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Contributions of dopamine D1, D2, and D3 receptor subtypes to the disruptive effects of cocaine on prepulse inhibition in mice.

Journal article
Authors James M Doherty
Virginia L Masten
Susan B Powell
Rebecca J Ralph
Daniel Klamer
Malcolm J Low
Mark A Geyer
Published in Neuropsychopharmacology : official publication of the American College of Neuropsychopharmacology
Volume 33
Issue 11
Pages 2648-56
ISSN 1470-634X
Publication year 2008
Published at Institute of Neuroscience and Physiology, Department of Pharmacology
Pages 2648-56
Language en
Links dx.doi.org/10.1038/sj.npp.1301657
Subject categories Pharmacology and Toxicology

Abstract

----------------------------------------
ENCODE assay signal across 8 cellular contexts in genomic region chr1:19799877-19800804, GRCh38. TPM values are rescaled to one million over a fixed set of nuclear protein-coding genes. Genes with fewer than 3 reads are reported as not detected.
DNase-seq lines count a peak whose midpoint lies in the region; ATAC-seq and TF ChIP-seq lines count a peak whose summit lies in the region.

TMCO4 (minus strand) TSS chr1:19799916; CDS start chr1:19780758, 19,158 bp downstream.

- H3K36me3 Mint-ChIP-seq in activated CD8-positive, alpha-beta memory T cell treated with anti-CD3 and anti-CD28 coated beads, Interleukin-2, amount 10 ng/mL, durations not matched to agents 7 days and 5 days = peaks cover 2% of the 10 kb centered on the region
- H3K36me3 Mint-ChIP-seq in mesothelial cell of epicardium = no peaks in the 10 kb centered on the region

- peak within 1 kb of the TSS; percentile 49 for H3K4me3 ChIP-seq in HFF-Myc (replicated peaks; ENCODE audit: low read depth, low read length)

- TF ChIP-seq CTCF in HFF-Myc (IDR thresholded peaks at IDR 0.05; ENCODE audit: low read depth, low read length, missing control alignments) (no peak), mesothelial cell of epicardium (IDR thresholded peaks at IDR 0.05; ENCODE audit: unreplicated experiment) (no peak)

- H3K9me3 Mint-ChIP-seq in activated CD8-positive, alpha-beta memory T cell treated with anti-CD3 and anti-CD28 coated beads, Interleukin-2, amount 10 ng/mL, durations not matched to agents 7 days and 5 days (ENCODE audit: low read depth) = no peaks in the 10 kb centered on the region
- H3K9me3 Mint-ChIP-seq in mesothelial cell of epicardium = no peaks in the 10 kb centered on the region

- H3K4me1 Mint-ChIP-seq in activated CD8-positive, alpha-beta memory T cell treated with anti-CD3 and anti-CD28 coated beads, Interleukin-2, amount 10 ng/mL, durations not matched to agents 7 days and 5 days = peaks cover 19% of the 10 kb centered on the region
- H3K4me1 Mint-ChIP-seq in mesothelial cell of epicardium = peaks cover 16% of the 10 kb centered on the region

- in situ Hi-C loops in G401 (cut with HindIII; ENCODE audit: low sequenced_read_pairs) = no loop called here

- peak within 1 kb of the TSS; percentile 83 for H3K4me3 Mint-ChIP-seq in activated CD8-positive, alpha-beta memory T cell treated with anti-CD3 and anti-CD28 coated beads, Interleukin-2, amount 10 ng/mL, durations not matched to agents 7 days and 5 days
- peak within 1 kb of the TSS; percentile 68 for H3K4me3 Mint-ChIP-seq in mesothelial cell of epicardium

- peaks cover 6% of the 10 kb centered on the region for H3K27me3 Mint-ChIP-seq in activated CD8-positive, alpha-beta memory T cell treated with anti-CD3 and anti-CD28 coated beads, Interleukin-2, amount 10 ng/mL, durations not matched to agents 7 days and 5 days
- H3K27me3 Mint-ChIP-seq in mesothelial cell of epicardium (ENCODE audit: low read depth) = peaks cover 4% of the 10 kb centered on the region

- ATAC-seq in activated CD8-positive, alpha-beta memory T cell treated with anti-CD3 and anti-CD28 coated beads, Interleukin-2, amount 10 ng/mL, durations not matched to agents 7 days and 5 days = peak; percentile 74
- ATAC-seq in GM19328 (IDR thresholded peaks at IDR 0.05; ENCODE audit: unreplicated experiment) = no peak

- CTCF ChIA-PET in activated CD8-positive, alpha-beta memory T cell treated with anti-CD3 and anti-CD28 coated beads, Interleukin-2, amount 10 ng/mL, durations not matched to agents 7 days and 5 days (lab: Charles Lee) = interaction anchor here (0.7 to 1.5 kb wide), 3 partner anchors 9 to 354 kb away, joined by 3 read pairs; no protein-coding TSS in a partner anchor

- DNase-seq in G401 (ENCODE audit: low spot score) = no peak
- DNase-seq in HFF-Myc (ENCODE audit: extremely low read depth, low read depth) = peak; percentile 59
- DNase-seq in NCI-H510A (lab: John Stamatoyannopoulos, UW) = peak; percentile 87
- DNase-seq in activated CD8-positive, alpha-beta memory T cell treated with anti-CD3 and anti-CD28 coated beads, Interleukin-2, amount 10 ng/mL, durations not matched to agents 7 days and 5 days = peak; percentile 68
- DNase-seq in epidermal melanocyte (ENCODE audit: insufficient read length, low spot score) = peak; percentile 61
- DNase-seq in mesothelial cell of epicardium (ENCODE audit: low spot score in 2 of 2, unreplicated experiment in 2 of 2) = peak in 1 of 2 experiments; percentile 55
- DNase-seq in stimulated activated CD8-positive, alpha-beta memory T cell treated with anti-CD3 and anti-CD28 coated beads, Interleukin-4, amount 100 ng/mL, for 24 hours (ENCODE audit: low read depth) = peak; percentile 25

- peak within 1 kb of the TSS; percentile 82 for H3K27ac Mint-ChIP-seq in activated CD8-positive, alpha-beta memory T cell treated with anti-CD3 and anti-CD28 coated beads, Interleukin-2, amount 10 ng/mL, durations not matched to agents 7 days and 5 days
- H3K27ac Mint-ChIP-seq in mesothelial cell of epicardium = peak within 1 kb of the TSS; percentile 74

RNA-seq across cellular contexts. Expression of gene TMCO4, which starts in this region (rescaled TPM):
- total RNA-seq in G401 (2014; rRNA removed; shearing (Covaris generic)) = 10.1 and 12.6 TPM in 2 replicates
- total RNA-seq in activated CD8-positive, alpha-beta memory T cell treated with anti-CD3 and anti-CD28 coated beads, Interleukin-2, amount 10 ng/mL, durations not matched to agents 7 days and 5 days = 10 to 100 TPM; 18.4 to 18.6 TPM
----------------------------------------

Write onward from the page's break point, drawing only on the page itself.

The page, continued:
Deficits in prepulse inhibition (PPI) of startle, an operational measure of sensorimotor gating, are characteristics of schizophrenia and related neuropsychiatric disorders. Previous studies in mice demonstrate a contribution of dopamine (DA) D(1)-family receptors in modulating PPI and DA D(2) receptors (D2R) in mediating the PPI-disruptive effects of amphetamine. To examine further the contributions of DA receptor subtypes in PPI, we used a combined pharmacological and genetic approach. In congenic C57BL/6 J wild-type mice, we tested whether the D1R antagonist SCH23390 or the D2/3R antagonist raclopride would attenuate the effects of the indirect DA agonist cocaine (40 mg/kg). Both the D1R and D2/3R antagonists attenuated the cocaine-induced PPI deficit. We also tested the effect of cocaine on PPI in wild-type and DA D1R, D2R, or D3R knockout mice. The cocaine-induced PPI deficit was influenced differently by the three DA receptor subtypes, being absent in D1R knockout mice, partially attenuated in D2R knockout mice, and exaggerated in D3R knockout mice. Thus, the D1R is necessary for the PPI-disruptive effects of cocaine, while the D2R partially contributes to these effects. Conversely, the D3R appears to inhibit the PPI-disruptive effects of cocaine. Uncovering neural mechanisms involved in PPI will further our understanding of substrates of sensorimotor gating and could lead to better therapeutics to treat complex cognitive disorders such as schizophrenia.

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